1. A game apparatus comprising: A game board having a playing surface and a plurality of sides forming the shape of a regular polygon, preselected sides but less than all sides of said boundary having an opening for permitting the escape of a puck, said game board also having a plurality of designated positioning spots for locating the start of play, each of said spots located near a corner of said boundary; at least one raised obstacle located at the central portion of the game board; means for determining the starting player, said means rotatably mounted on the obstacle and including pointer and a plurality of color coded segments, said pointer adapted to being struck so as to come to rest on one of said color coded segments, the player whose puck color has been so determined commencing the play of the game; a plurality of pucks, each initially for positioning on one of said spots, and subsequently for being slidingly propelled along the surface of the game board; and at least one hockey-style shaped stick for propelling one of said pucks so as to strike other pucks and force other pucks through said boundary openings, points being awarded for each such striking and a greater number of points for each ejection of another puck through an opening.
O United States Patent 11 1 1111 3,913,918
Trachtman Oct. 21, 1975  -TYPE APPARATUS 3,637,214 1/1972 Glass et a1 .1 273/126 R  Inventor: Alvin Trachtman, 321 Southwood FOREIGN PATENTS OR APPLICATIONS CIYCIC, Syosset, 11791 754,944 3/1967 Canada 273/126 R  Filed: July 11, 1973 Primary ExaminerRichard J. Apley ] Appl' 378069 Assistant Examiner-T. Brown Related US. Application Data  Continuation of Ser. No. 168,021, Aug. 2, 1971,  ABSTRACT abandoned A puck-type game apparatus includes a plurality of pucks striking sticks for moving the pucks, and a polygonal Shaped game board The board has an Outer  Field of Search 273/126 R, 118 R, 119 R, penplery and retammg whch mqudes Opemngs 273 85 R 85 G 108 109 134 E 56 85 G therein. The game uses a plurallty of playeridentifiable colored starting spots located on the surface of the board, and a plurality of pucks and striking  References Clted sticks. The scoring of the game awards points to a UNITED STATES PATENTS player for each striking of another puck and a greater 735,995 1/1903 Mumford 273/118 number of points for each ejection of an opponents 1,096,823 5/1914 puck through one of the openings. 3,414,264 12/1965 Schriber..... 3,606,334 9 1971 Pippin 273/134 E 1 C a m, 1 Drawing Figure US. Patent Oct. 21, 1975 3,913,918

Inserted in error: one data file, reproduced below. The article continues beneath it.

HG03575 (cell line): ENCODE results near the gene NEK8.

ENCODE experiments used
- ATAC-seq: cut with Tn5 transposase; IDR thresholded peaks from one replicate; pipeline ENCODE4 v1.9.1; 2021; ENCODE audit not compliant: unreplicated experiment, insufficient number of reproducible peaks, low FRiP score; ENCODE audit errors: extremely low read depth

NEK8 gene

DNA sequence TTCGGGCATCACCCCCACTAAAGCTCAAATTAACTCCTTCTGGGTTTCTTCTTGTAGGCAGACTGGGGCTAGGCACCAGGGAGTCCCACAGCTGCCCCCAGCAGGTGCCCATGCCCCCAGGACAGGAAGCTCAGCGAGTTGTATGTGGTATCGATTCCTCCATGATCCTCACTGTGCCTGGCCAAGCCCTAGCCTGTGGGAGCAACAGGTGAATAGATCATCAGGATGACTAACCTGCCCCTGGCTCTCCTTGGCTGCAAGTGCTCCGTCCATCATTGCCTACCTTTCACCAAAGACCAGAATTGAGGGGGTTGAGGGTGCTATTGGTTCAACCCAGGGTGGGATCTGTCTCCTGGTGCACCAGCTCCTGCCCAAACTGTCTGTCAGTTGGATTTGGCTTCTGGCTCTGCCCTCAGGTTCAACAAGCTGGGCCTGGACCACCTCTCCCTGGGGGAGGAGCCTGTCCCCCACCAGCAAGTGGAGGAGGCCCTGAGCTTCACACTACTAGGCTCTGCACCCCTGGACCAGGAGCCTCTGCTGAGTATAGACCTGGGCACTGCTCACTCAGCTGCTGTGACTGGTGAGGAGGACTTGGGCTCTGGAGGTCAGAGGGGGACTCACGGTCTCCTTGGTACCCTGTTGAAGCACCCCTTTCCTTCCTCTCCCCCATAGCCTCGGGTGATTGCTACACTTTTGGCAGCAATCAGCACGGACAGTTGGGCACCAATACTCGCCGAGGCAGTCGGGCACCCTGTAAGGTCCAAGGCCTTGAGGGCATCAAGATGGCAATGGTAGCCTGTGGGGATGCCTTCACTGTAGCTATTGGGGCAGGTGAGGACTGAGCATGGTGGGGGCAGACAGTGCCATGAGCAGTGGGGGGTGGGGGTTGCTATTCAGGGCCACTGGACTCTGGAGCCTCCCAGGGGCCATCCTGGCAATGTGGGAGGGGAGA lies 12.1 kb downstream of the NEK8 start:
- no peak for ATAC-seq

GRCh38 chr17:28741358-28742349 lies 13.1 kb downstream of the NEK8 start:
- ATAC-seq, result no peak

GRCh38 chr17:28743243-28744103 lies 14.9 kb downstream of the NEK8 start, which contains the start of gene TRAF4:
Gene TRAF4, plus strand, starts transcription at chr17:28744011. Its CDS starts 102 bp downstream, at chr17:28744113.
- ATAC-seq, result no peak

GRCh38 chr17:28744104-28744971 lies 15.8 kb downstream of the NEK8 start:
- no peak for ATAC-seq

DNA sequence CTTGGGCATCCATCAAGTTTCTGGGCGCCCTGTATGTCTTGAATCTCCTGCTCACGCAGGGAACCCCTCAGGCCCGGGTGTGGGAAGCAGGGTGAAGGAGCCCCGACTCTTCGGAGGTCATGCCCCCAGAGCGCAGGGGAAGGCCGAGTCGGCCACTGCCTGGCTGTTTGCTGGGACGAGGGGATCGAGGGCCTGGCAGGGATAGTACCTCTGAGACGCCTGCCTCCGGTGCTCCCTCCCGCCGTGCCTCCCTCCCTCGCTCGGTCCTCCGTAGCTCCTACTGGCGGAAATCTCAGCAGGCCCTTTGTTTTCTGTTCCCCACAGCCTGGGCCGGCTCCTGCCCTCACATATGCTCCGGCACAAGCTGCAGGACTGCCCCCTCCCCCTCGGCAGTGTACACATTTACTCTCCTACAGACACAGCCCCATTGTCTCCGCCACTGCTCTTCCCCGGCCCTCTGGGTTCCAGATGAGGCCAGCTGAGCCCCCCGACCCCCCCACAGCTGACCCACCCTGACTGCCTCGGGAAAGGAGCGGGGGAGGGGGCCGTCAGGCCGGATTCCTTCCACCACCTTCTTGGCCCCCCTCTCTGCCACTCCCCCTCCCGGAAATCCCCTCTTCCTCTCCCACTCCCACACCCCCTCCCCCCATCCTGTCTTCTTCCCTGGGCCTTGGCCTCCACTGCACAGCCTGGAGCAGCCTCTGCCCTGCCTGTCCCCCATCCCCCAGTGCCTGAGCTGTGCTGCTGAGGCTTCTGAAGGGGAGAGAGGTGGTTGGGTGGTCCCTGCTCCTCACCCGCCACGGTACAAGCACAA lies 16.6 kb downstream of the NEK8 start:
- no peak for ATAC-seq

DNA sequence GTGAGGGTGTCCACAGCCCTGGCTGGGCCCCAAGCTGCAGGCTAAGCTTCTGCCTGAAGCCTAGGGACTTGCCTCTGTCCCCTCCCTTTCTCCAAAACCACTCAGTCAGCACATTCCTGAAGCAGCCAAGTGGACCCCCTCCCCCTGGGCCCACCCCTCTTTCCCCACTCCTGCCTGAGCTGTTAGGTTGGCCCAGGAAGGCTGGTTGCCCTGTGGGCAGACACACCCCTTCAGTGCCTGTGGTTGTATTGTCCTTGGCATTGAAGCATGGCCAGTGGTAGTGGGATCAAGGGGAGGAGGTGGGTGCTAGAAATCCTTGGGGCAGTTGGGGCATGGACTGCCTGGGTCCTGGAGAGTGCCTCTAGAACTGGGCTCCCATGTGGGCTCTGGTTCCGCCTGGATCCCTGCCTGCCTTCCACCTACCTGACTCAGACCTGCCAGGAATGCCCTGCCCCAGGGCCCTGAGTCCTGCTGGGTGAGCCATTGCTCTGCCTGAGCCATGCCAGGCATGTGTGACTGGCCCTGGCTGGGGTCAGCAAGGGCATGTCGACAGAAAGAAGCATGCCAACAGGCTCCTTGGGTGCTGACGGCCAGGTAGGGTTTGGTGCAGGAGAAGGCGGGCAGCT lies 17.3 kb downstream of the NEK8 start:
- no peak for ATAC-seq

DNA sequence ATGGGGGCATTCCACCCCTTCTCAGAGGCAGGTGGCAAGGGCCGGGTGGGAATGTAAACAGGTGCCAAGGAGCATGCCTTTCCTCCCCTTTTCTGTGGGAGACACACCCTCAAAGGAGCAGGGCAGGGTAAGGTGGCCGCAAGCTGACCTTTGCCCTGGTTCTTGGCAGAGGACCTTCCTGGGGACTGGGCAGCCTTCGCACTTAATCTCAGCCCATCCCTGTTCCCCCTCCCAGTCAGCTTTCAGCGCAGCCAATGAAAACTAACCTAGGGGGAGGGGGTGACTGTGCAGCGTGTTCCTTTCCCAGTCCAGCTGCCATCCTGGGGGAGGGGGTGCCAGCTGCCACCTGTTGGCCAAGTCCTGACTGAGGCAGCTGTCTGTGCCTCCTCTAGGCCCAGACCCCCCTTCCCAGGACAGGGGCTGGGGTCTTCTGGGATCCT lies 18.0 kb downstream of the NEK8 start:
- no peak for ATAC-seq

Alvin Trqchrman BY ww ATTORNE '1 -TYPE APPARATUS BACKGROUND OF THE INVENTION This application is a continuation of U.S. application Ser.No. 168,021 filed Aug. 2, 1971 (now abandoned).
This invention relates generally to games, and more particularly to a scoring game employing pucks which are caused to move when struck' as by sticks.
In the past, numerous games usable at home have been devised in an attempt to simulate sports activities of various kinds, and which require a large play area. Some attempts have endeavored, for example, to simulate the game of ice hockey directly, or have attempted to incorporate some of the basic principles of hockey into a similar type game. An example of the latter type game is one popularized as Knock Hockey. These prior games are generally limited to the purpose of directing a single puck to a single goal area.
SUMMARY OF THE INVENTION It is, therefore, an object of the present invention to provide a novel game which uses striking implements for directing a puck so as to strike other pucks of other players in the game. I
It is another object of the present invention to provide a game which uses striking sticks for directing pucks to strike other pucks so as to cause them to leave the playing surface.
It is a further object of the present invention to provide a game employing a polygonal-shaped game board, having openings in sides of the board, which uses a striking stick for directing a puck to strike other pucks in the game.
It is still a further object of the present invention to employ a plurality of color-matched sticks, pucks, starting spots, and a board in a hockey-type game usable at home and which permits a plurality of players to take part in the game.
It is still another object of the present invention to provide an exciting, sports-related type game which simultaneously provides substantial educational value directed to improve early color recognition and numerical skills.
It is still an additional object of the present invention to provide a game which improves physical coordination, particularly eye-hand coordination which is basic to any number of games and sports activities.
It is yet another object of the present invention to provide a relatively simple, economical to produce, yet sufficiently nonrepetitive game so as to provide longterm playing interest in a sport-related activity.